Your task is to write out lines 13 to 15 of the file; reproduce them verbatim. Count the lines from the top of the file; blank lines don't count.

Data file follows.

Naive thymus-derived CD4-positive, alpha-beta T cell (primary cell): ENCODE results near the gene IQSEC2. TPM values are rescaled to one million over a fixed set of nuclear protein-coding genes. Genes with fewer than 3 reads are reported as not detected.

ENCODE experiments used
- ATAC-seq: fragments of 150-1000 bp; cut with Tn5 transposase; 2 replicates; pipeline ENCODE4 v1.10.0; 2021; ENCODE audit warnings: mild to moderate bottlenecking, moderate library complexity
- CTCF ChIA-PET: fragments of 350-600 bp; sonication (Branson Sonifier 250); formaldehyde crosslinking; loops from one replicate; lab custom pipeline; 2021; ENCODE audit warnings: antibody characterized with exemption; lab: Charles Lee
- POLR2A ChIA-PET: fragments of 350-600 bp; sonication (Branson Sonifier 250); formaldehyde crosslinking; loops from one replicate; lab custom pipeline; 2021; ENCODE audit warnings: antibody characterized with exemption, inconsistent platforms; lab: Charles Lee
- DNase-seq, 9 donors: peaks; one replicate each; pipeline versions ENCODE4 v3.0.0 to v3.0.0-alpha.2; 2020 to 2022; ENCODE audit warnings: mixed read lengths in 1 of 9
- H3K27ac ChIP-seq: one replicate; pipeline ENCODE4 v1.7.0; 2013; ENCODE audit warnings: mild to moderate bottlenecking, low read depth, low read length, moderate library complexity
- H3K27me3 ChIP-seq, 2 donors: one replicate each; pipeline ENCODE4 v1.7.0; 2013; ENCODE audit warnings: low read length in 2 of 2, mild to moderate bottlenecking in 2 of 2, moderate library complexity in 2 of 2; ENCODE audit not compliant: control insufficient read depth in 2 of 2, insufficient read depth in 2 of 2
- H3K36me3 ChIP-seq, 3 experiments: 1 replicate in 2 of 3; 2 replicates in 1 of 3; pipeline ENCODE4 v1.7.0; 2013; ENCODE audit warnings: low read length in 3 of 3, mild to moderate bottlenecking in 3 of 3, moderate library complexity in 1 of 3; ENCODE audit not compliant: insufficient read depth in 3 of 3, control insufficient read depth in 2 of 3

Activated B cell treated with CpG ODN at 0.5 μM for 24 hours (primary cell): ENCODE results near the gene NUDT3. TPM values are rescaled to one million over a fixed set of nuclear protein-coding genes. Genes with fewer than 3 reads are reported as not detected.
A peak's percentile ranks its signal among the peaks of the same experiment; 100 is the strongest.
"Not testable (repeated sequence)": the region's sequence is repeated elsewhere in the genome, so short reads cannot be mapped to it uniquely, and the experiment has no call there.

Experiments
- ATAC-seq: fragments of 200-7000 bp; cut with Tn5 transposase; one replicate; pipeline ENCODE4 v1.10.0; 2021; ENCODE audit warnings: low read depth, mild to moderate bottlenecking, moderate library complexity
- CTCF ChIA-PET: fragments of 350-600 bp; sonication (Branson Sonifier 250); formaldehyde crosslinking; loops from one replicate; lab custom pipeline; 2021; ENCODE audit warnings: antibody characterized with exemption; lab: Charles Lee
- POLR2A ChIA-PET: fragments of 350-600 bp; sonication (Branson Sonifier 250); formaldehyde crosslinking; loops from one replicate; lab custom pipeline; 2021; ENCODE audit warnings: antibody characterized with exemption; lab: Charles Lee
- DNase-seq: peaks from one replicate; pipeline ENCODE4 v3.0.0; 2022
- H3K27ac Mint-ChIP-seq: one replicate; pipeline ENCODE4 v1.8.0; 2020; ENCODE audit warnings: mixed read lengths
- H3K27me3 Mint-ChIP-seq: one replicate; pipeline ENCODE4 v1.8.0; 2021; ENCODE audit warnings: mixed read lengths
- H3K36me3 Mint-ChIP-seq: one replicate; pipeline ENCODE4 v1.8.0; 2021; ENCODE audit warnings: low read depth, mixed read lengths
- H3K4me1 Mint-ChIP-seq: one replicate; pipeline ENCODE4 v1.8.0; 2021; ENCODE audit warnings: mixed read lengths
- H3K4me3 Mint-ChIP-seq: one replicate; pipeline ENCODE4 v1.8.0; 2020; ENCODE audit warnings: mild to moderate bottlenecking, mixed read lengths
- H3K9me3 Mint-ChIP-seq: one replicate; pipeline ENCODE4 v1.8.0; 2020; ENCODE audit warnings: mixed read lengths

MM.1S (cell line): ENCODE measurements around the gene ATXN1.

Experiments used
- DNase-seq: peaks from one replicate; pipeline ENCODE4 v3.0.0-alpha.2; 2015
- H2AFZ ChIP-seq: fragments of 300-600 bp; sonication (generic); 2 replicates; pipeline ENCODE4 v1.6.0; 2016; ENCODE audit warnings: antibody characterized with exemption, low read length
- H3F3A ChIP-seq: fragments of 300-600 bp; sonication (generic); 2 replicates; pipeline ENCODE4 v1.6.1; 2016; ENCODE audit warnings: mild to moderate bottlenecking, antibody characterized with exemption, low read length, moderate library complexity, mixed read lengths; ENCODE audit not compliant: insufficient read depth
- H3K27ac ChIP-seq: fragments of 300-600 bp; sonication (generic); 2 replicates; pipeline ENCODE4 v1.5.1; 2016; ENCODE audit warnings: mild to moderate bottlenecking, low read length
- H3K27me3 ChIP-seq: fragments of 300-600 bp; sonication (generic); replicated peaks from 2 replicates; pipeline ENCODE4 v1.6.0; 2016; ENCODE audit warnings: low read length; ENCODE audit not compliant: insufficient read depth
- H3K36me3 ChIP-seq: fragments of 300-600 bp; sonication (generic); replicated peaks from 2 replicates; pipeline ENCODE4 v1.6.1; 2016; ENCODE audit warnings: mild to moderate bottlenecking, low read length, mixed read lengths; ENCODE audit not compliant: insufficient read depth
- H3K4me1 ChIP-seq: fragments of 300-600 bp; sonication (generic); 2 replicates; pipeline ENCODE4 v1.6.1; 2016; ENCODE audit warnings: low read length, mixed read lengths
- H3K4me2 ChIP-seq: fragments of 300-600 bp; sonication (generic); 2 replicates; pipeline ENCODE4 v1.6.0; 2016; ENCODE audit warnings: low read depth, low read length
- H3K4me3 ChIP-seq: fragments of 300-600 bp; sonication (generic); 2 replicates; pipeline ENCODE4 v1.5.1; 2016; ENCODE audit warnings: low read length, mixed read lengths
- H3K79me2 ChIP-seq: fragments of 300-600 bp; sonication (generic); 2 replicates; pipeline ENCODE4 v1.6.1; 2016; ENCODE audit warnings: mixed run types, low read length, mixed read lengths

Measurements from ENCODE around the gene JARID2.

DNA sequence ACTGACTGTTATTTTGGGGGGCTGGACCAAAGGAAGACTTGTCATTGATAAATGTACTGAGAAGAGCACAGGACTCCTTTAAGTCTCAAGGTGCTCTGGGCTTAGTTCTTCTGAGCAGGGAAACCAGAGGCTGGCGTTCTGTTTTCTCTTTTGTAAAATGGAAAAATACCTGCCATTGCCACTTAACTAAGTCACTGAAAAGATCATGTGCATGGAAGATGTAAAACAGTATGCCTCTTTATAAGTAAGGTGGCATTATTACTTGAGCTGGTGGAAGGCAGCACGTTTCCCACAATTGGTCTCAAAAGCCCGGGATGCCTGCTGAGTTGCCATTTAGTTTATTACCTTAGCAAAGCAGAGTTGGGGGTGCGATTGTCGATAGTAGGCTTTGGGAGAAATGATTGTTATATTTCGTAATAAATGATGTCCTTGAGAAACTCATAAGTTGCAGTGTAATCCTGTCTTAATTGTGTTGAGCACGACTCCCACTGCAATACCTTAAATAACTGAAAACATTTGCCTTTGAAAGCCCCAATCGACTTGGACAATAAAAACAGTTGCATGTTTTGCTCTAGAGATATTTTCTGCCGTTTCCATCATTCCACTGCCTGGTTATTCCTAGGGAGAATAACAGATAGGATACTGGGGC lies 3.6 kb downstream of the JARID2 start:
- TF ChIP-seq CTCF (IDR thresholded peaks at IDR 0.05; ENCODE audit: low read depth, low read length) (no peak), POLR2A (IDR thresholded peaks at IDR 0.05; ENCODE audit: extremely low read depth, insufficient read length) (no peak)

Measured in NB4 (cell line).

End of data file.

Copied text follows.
Experiments
- ATAC-seq: fragments of 200-7000 bp; cut with Tn5 transposase; one replicate; pipeline ENCODE4 v1.10.0; 2021; ENCODE audit warnings: low read depth, mild to moderate bottlenecking, moderate library complexity
- CTCF ChIA-PET: fragments of 350-600 bp; sonication (Branson Sonifier 250); formaldehyde crosslinking; loops from one replicate; lab custom pipeline; 2021; ENCODE audit warnings: antibody characterized with exemption; lab: Charles Lee